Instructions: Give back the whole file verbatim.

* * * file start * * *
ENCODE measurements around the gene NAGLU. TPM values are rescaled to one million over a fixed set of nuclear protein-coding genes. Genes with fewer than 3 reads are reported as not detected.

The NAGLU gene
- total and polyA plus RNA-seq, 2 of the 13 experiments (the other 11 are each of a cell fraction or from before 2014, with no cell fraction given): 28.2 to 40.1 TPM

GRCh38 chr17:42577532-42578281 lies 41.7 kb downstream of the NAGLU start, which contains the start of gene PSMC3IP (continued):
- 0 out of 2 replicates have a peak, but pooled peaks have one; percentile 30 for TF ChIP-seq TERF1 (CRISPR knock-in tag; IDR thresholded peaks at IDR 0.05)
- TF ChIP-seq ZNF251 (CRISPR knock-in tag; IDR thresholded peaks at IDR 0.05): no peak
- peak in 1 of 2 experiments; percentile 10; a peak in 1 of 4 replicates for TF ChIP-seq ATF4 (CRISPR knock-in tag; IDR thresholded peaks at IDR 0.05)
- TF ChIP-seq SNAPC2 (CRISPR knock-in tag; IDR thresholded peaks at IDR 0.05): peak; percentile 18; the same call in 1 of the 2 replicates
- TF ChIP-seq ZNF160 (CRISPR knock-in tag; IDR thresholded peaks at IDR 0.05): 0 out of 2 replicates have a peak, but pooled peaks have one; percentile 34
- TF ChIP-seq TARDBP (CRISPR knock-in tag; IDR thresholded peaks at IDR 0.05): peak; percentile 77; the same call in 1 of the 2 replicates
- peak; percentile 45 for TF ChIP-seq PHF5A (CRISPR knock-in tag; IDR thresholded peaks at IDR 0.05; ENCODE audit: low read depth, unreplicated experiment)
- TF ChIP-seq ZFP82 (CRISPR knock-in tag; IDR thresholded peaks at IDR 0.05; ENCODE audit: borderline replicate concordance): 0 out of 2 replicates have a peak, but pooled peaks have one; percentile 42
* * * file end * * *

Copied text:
ENCODE measurements around the gene NAGLU. TPM values are rescaled to one million over a fixed set of nuclear protein-coding genes. Genes with fewer than 3 reads are reported as not detected.

The NAGLU gene
- total and polyA plus RNA-seq, 2 of the 13 experiments (the other 11 are each of a cell fraction or from before 2014, with no cell fraction given): 28.2 to 40.1 TPM

GRCh38 chr17:42577532-42578281 lies 41.7 kb downstream of the NAGLU start, which contains the start of gene PSMC3IP (continued):
- 0 out of 2 replicates have a peak, but pooled peaks have one; percentile 30 for TF ChIP-seq TERF1 (CRISPR knock-in tag; IDR thresholded peaks at IDR 0.05)
- TF ChIP-seq ZNF251 (CRISPR knock-in tag; IDR thresholded peaks at IDR 0.05): no peak
- peak in 1 of 2 experiments; percentile 10; a peak in 1 of 4 replicates for TF ChIP-seq ATF4 (CRISPR knock-in tag; IDR thresholded peaks at IDR 0.05)
- TF ChIP-seq SNAPC2 (CRISPR knock-in tag; IDR thresholded peaks at IDR 0.05): peak; percentile 18; the same call in 1 of the 2 replicates
- TF ChIP-seq ZNF160 (CRISPR knock-in tag; IDR thresholded peaks at IDR 0.05): 0 out of 2 replicates have a peak, but pooled peaks have one; percentile 34
- TF ChIP-seq TARDBP (CRISPR knock-in tag; IDR thresholded peaks at IDR 0.05): peak; percentile 77; the same call in 1 of the 2 replicates
- peak; percentile 45 for TF ChIP-seq PHF5A (CRISPR knock-in tag; IDR thresholded peaks at IDR 0.05; ENCODE audit: low read depth, unreplicated experiment)
- TF ChIP-seq ZFP82 (CRISPR knock-in tag; IDR thresholded peaks at IDR 0.05; ENCODE audit: borderline replicate concordance): 0 out of 2 replicates have a peak, but pooled peaks have one; percentile 42